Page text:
How the historic Adloun coast is becoming “Nabih Berri Port”
After several weeks of organizing and documentation by activists, the minister of environment has called for a halt to a port project that threatens to destroy the natural coast in Adloun (South Lebanon) believed to be the location of an ancient civilization.
However, in this report by LBC, there appears to be a tug-of-war going on between the Ministry of Public Works, which is carrying out excavation works, and the Environment and Culture Ministries who say work must stop until studies have taken place and a joint committee is allowed to examine the project, dubbed “Nabih Berri Port.” The Ministry of Public Works says the other ministries have failed to come up with any proposals for over 15 days, giving them the defacto right to carry on with the project. So in the meantime the destruction of the rocky coast, which is claimed to be a Phoenician port town, is continuing and LBC says the ancient ruins may be lost before a joint-committee is formed to investigate the matter.
One interesting aspect left out of the LBC report is that the Public Works Ministry, which is adamant on pushing forward with the project, is being led by a political subordinate of Parliament Speaker Nabih Berri, whom the new port is being named after.
According to a report by Al Akhbar, the “Nabih Berri Port” project is worth around $26.6 million and encompasses an area of 164,000 square meters. While the ministry says the project will create jobs and serve the surrounding fishing community, Al Akhbar and local activists say the port is being designed to accommodate 400 luxury yachts, that will cause massive environmental damage to the village, which does not have the infrastructure to accommodate such traffic. Al Akhbar alleges that destruction continues despite cessation requests from the other ministries and in the absence of an environmental impact study, a claim also carried in a report by the Lebanese lawyers’ collective Legal Agenda. Al Akhbar further reports that the awarding of the excavation contract to “Khoury Contracting Company” came under an irregular bid and with little input from or discussion with the local community.
In a report by Al Jadeed TV, the head of a south Lebanon preservation group says Adloun is a known Phoenician port site that has not been properly excavated. She says that it is preservation and celebration of Adloun’s heritage that will bring economic benefits to the local community, not converting the site into yet another playground for the wealthy.
Much of the outcry and media coverage over what is happening to the site was sparked by the work of local activist group Green Southerns who have been documenting the destruction on a daily basis with a series of amateur videos like this one, which have in turn been carried by mainstream media:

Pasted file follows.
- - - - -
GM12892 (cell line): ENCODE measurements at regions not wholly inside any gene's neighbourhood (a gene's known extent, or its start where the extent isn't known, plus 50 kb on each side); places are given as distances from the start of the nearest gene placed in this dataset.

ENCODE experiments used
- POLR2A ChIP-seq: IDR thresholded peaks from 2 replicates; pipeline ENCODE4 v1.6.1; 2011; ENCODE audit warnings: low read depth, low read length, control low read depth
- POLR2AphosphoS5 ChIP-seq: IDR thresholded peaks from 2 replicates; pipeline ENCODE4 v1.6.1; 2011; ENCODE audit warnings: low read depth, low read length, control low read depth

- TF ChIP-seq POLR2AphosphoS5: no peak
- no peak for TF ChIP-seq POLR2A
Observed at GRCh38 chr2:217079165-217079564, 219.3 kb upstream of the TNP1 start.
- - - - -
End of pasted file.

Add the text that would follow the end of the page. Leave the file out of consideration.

As well as reports on the site’s archeological significance:
The Green Southern group has also documented Adloun’s ecological and marine life significance as an increasingly rare sea turtle nesting ground:
It’s hard to say what the precise archeological history of the current excavation site is from pictures alone and the reporting thus far, although it is clear that the Adloun area has been the site of numerous archeological expeditions dating back to the the late 1800s with evidence uncovered suggesting both Phoenician as well as pre-historic remains dating back to 70,000 BCE.
What’s also disconcerting about the rush to build over Adloun is how the state and it’s crony capital partners have once again managed to seize public coastal property for what could be luxury, exclusive development under the guise of ‘public good’.
As I reported for The Guardian last year, the Lebanese coast has largely been colonized by illegal or vaguely legal projects that have fenced off much of the coast from the public, denying the constitutional right to beach access. According to the government’s own studies, there are approximately five illegal resorts usurping public maritime property for every one kilometer stretch of Lebanon’s 220 kilometer coastline.
A lot of these infractions took place during the last three decades, well before the inception of social media and the subsequent enhancement of activism bolstered by popular blog posts as well as increased mainstream media attention. Will this make a difference in the case of projects planned for Adloun, Dalieh, Byblos and other planned–and now fiercely opposed–projects? In some respects, it already has, but will be the long term impacts?
You can follow more of Green Southerns work on their Facebook page where they have recently launched on online petition to preserve the site. They’ve also recently staged a demonstration at the National Museum to get the press’s attention: